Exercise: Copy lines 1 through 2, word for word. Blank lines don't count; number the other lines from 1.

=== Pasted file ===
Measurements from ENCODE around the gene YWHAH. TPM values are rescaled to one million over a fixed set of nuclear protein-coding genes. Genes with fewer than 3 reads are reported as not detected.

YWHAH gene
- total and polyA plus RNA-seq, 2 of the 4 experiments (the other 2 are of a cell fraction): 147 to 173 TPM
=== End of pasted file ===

Measurements from ENCODE around the gene YWHAH. TPM values are rescaled to one million over a fixed set of nuclear protein-coding genes. Genes with fewer than 3 reads are reported as not detected.

YWHAH gene